Arches National Park
Arches National Monument was established on April 12, 1929. Made into a national park in 1971, it’s home to more than 2,000 natural sandstone arches. That makes it the highest density of natural arches in the world.
The story of the park’s famous arches begins some 300 million years ago, when the area was covered in water. Below the water, a salt bed built up. After the sea evaporated, millions of years of debris built up on top of the salt bed, eroded and was blown over from a nearby uplift. Eventually, the weight of all the rock on the surface caused the salt bed below to turn to liquid. The liquid then pushed up layers of rock, turning them into salt domes.
As erosion wore away top layers of rock, water seeped into cracks, joints, and folds. When temperatures dropped, ice formed, the rock expanded, and pieces broke off. Wind and water then took their toll on these “fins,” causing several to collapse. However, many survived, losing their middle section in the process, leaving the arches which remain today. The effects that formed these arches continue to work today, so each one is only temporary and will someday crumble.
Some of the earliest visitors to the area now known as Arches National Park were hunter-gatherers, arriving about 10,000 years ago at the end of an Ice Age. About 2,000 years ago, nomadic hunters, known as ancestral Puebloans, settled in the Four Corners area and may have lived seasonally near the arches. As they began to leave the area about 700 years ago, they crossed paths with arriving Ute and Paiute, who then settled there.
The first Europeans to enter the area were the Spanish, around 1775. They did interact with the Ute and Paiute, who likely helped them route parts of their Old Spanish Trail. The first attempt at permanently settling the area came in June 1855. A group of 41 Mormons built a fort to serve as the Elk Mountain Mission, trading with travelers and baptizing the natives. However, conflicts with the Ute forced the missionaries to flee the area after just three months. It would be over 20 years before the area was permanently settled by a mix of ranchers, prospectors, and farmers.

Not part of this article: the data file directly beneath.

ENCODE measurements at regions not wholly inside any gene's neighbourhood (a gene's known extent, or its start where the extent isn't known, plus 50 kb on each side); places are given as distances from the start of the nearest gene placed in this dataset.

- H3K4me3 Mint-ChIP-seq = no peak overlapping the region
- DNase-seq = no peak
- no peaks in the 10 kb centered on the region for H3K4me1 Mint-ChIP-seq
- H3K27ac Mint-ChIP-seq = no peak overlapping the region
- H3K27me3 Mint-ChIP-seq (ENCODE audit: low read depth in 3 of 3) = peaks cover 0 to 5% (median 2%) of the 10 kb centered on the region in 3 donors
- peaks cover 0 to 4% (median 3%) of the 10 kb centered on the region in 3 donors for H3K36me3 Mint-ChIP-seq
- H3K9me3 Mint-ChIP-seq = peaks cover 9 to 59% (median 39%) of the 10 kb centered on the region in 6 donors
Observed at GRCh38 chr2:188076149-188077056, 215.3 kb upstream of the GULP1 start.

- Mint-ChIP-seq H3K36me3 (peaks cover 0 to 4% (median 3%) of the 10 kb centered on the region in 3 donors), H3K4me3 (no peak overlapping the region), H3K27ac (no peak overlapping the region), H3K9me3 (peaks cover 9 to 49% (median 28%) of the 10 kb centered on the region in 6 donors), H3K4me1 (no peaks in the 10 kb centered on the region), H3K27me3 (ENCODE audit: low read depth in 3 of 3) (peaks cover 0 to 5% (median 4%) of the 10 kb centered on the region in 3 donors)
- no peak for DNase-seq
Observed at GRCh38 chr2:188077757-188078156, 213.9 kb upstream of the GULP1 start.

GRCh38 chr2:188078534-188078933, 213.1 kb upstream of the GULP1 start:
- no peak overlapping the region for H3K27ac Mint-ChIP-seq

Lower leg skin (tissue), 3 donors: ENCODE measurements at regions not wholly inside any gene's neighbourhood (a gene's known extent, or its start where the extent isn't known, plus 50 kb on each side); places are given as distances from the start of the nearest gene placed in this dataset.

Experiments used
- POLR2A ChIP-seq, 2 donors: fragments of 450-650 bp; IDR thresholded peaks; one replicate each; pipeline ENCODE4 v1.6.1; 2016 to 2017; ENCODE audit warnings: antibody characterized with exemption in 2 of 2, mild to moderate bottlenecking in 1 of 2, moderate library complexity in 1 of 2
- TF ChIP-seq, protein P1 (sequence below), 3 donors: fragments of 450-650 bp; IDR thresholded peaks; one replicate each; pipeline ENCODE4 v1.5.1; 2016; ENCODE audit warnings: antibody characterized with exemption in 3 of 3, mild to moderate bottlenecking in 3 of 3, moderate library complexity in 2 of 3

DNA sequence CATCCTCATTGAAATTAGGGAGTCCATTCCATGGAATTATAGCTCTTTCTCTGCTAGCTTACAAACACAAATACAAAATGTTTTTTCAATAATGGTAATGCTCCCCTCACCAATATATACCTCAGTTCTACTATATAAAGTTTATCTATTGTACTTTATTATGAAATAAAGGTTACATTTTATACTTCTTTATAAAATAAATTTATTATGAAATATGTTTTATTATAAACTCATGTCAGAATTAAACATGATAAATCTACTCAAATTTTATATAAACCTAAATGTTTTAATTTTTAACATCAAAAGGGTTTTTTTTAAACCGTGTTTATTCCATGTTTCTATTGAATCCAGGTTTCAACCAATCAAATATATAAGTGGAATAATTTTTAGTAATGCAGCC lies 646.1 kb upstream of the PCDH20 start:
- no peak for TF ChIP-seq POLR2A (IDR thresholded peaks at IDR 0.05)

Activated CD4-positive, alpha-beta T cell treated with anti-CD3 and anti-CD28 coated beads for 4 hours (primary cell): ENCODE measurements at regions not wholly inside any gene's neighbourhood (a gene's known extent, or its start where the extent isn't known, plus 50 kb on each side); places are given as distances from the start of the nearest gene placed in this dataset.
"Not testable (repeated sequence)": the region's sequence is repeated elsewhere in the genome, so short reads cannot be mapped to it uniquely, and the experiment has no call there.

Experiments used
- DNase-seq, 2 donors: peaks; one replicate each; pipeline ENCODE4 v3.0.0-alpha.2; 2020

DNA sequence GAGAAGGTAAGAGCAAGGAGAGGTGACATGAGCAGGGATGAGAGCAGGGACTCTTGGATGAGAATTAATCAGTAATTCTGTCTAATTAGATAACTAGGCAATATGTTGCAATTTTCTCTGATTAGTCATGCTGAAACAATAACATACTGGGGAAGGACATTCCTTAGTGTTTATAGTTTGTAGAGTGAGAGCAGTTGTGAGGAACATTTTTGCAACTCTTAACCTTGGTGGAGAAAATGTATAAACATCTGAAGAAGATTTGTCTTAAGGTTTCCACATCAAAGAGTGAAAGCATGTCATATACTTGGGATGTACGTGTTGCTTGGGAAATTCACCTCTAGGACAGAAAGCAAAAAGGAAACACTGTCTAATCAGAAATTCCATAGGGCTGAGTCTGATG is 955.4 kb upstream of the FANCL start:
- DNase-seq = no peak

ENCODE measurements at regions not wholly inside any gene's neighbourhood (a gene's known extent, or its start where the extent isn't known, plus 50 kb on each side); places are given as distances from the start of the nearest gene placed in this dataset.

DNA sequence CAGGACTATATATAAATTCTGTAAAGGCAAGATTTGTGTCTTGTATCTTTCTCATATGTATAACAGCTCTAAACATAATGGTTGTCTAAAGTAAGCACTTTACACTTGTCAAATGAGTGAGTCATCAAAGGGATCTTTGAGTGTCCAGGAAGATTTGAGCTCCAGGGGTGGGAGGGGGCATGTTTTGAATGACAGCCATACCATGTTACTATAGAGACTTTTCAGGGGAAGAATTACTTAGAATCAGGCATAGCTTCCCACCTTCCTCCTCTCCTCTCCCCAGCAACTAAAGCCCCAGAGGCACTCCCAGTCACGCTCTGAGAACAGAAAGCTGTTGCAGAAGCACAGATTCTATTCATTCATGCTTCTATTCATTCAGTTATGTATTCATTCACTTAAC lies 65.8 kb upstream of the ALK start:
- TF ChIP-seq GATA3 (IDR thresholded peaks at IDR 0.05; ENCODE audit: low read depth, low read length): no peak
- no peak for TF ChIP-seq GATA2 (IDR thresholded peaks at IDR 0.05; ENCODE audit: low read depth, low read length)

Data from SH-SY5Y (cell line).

Over the next few decades, the area around Arches continued to build up. The town of Moab (of which the park is a part) was home to Loren “Bish” Taylor, one of the earliest proponents of establishing a national park there. In 1911, at the age of 18, he took over the local newspaper and regularly published articles detailing the beauty and marvels of the nearby arches.
Over time, Taylor’s articles captured local attention, particularly prospector Alexander Ringhoffer. In 1923, Ringhoffer convinced the Rio Grande Western Railroad that the area could be a tourist destination, which would mean more customers for their railroad. With their support, the campaign for Arches National Park began. Researchers visited the area to decide if it was worthy of park protection.
With the researchers’ approval, Herbert Hoover established Arches National Monument on April 12, 1929. The monument consisted of about 4,500 acres in two sections. Though the area was protected, little was done to develop it until nine years later. President Franklin Roosevelt signed a proclamation expanding the monument to include several more scenic features. Roosevelt’s Civilian Conservation Corps established their camp in Arches in March 1940. Though they were only there a few short years, they completed several large projects. However, their work was quickly brought to a halt after the US entered World War II. Their camp was one of the last in the nation closing in March 1942.
After the war, work resumed at Arches, particularly when Bates Wilson took over as custodian and superintendent in 1949. He helped improve the park’s roads, campgrounds, and visitors center. In 1969, Lyndon B. Johnson expanded the park dramatically. And on November 12, 1971, President Richard Nixon established Arches as a national park.
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